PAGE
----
Sunday, June 26, 2011

Consumers Choose the iPad Over Other Tablets

According to a survey that was conducted by Bernstein Research, it seems as though half of the consumers in the United States and the United Kingdom want an iPad if they decide to purchase a tablet. The other half of the consumer population that didn’t choose the iPad said that they wanted a tablet that looks and feels just like the iPad.

Well, this survey only seems to confirm the fact that Apple is certainly the brand that is dominating the tablet industry. The iPad and the iPad 2 are the front running tablets, despite the many other tablets that seek to sneak past the Apple tablets. The Bernstein Research survey caused All Things D to state Monday, “Consumers don’t want tablets, they want iPads.”

Fifty percent of the consumers polled in both the U.S. and the U.K. chose the Apple iPad, so that left the other fifty percent choosing either Research in Motion, Samsung, HTC, Motorola, Nokia, Dell, Hewlett-Packard or “no preference” as their tablet choice.

All Things D is comparing Apple’s dominance in the tablet industry to the company’s iPod’s supremacy among the MP3 player industry. Right now, that seems like a pretty good comparison. According to industry researcher Gartner, Apple is expected to stay ahead of the other tablets at least until 2015. That would be pretty sad if no one else could come up with something that would challenge the iPad until then. We always need a little healthy competition.

Bernstein’s survey also showed that other tablet manufacturers better not attempt to deviate from the standards that Apple has set down with its iPad.

"We find that consumers are not interested in form factors that deviate from the benchmark set by Apple," the Bernstein Research report stated. "Few consumers, less than 15 percent, prefer the 7-inch screen size versus the 10-inch screen of the iPad."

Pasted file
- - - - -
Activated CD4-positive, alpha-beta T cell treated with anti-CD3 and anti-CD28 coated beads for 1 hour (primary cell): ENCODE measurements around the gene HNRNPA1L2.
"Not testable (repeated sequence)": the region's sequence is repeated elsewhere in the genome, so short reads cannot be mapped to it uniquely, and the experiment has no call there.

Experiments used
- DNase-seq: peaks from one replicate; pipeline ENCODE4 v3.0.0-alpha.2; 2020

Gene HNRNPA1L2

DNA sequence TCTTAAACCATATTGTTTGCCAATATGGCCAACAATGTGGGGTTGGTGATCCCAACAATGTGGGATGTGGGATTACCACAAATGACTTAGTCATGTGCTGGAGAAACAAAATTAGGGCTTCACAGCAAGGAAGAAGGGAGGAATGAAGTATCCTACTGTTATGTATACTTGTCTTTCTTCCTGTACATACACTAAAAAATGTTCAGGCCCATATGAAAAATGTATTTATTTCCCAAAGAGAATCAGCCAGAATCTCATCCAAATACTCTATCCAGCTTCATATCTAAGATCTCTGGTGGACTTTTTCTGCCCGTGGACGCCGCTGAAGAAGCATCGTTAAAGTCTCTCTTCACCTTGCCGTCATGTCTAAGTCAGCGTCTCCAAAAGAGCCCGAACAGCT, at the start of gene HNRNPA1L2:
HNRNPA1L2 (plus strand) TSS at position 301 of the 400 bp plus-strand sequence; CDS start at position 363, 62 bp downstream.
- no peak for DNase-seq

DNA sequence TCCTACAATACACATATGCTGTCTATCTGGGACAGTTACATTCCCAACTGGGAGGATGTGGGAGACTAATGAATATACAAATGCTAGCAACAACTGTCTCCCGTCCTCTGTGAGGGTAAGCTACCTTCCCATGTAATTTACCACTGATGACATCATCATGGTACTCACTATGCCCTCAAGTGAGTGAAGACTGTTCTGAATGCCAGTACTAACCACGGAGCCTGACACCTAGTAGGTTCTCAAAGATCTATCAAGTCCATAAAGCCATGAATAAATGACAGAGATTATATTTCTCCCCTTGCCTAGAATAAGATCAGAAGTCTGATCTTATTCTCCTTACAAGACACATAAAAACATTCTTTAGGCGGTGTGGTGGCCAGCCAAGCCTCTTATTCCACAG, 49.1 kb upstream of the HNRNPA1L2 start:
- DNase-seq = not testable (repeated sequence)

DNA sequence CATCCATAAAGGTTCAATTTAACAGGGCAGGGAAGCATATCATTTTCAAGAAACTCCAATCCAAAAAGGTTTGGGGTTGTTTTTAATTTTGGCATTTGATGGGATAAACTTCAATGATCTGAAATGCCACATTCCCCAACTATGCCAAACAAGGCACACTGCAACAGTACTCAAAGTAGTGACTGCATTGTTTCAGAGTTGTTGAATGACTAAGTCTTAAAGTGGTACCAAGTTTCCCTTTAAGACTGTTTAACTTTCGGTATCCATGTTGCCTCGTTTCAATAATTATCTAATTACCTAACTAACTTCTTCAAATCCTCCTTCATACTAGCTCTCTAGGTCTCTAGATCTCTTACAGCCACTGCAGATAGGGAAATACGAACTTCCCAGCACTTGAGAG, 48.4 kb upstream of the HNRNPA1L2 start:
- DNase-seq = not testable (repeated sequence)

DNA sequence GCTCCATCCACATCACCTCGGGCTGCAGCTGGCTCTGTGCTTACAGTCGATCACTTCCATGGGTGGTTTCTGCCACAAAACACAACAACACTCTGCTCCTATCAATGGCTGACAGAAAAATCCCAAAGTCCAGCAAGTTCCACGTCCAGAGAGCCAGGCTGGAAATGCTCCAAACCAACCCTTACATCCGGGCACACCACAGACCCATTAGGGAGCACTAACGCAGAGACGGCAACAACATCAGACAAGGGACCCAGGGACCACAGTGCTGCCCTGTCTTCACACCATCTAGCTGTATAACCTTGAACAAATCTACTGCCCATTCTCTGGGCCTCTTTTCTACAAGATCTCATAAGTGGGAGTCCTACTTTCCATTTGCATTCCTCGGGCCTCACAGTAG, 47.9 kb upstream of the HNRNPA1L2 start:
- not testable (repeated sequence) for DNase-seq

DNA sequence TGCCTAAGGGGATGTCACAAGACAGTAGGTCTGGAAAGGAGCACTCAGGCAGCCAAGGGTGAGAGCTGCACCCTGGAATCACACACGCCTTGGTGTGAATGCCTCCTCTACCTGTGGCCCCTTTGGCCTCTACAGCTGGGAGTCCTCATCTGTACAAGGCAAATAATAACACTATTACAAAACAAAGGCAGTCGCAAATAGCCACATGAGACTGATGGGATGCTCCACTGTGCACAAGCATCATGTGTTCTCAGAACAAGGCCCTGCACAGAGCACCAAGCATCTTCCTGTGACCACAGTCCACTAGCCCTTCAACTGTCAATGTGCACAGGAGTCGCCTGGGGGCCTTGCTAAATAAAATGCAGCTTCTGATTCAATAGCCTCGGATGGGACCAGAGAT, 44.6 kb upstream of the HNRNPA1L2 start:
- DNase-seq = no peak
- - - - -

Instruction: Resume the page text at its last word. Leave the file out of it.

"Over 50 percent of respondents are firmly in favor of the 10-inch screen, which leads us to conclude that the 7-inch tablet models recently launched, like the BlackBerry PlayBook, are destined for failure. Consumers' preference for the 10-inch form factor explains the lukewarm response to Samsung's 7-inch Galaxy tablet and the rapid introduction of larger screen models in that series."

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Friday, June 24, 2011 Snaps Photo of Credit Card for Online Payments

card.ioIn recent mobile news, two former executives from AdMob have just launched a seemingly novel mobile commerce platform that scans your credit card via your phone's camera. Known as, this app targets developers by giving them the SDK to drop into their codes. For example, this could very easily complement a location-based coupon service or movie ticket app.

Whenever it is time to make a payment in your app, activates your phone's camera and displays a green frame on screen. You then place your credit card into the frame, take a picture of it, and's proprietary technology will scan the card in order to receive the desired information. The transactions themselves are performed by third-party payment processors used by the merchant. After that, your credit card information is deleted immediately from your phone for security.

Mike Mettler, a co-founder of the app and pre-Google developer at AdMob, said that the company was betting that in the long run, software will win out over hardware-dependent mobile payment solutions like the ones developed by Isis and Google Wallet. Unlike those two, Mettler is not concerned about being able to use your phone to buy anything a credit card can buy. "I'm never going to buy a mortgage on my phone," he stated.